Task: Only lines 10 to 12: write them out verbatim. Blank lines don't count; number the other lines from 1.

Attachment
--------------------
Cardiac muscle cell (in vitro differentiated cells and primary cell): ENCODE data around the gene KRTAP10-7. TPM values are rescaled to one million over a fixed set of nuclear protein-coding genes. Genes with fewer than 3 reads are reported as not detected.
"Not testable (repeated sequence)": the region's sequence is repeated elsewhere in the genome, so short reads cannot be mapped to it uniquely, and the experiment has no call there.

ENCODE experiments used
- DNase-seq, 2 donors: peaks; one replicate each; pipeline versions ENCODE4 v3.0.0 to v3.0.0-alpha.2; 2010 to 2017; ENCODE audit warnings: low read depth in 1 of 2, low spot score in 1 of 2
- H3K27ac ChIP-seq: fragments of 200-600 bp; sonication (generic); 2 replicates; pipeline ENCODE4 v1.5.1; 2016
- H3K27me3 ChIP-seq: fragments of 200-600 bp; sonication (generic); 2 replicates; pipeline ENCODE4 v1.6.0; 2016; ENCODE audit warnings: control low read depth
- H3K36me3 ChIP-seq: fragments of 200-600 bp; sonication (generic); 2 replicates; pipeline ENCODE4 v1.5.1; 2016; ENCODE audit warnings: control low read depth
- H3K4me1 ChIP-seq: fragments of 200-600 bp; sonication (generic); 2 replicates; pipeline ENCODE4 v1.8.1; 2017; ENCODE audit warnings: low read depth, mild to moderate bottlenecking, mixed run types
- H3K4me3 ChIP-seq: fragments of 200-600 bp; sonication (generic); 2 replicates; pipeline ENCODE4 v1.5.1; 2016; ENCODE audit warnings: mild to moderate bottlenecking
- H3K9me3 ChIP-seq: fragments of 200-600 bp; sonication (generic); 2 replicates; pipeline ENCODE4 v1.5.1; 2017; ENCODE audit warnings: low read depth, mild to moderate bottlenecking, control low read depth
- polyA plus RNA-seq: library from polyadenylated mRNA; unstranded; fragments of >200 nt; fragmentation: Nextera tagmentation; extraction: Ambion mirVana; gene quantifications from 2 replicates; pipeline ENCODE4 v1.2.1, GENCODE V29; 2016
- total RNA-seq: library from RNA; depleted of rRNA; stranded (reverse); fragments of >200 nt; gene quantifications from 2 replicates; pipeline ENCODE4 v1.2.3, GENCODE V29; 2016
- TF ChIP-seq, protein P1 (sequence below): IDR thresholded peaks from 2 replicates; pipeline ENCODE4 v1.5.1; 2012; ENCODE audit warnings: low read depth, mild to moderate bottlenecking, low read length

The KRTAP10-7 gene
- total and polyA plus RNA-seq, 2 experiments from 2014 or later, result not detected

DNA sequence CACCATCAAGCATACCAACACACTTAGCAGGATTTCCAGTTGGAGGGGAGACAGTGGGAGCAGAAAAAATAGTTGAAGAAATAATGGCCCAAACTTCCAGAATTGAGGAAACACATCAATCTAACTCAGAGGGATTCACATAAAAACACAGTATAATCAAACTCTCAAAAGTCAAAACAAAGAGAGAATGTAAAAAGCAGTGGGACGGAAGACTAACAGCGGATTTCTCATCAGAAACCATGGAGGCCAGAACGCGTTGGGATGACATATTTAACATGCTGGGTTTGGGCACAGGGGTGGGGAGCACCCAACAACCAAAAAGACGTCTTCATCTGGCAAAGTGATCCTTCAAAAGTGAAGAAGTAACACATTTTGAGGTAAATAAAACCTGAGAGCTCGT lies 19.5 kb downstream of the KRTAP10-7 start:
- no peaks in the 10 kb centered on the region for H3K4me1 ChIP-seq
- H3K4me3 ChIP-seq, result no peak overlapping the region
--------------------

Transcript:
- H3K9me3 ChIP-seq: fragments of 200-600 bp; sonication (generic); 2 replicates; pipeline ENCODE4 v1.5.1; 2017; ENCODE audit warnings: low read depth, mild to moderate bottlenecking, control low read depth
- polyA plus RNA-seq: library from polyadenylated mRNA; unstranded; fragments of >200 nt; fragmentation: Nextera tagmentation; extraction: Ambion mirVana; gene quantifications from 2 replicates; pipeline ENCODE4 v1.2.1, GENCODE V29; 2016
- total RNA-seq: library from RNA; depleted of rRNA; stranded (reverse); fragments of >200 nt; gene quantifications from 2 replicates; pipeline ENCODE4 v1.2.3, GENCODE V29; 2016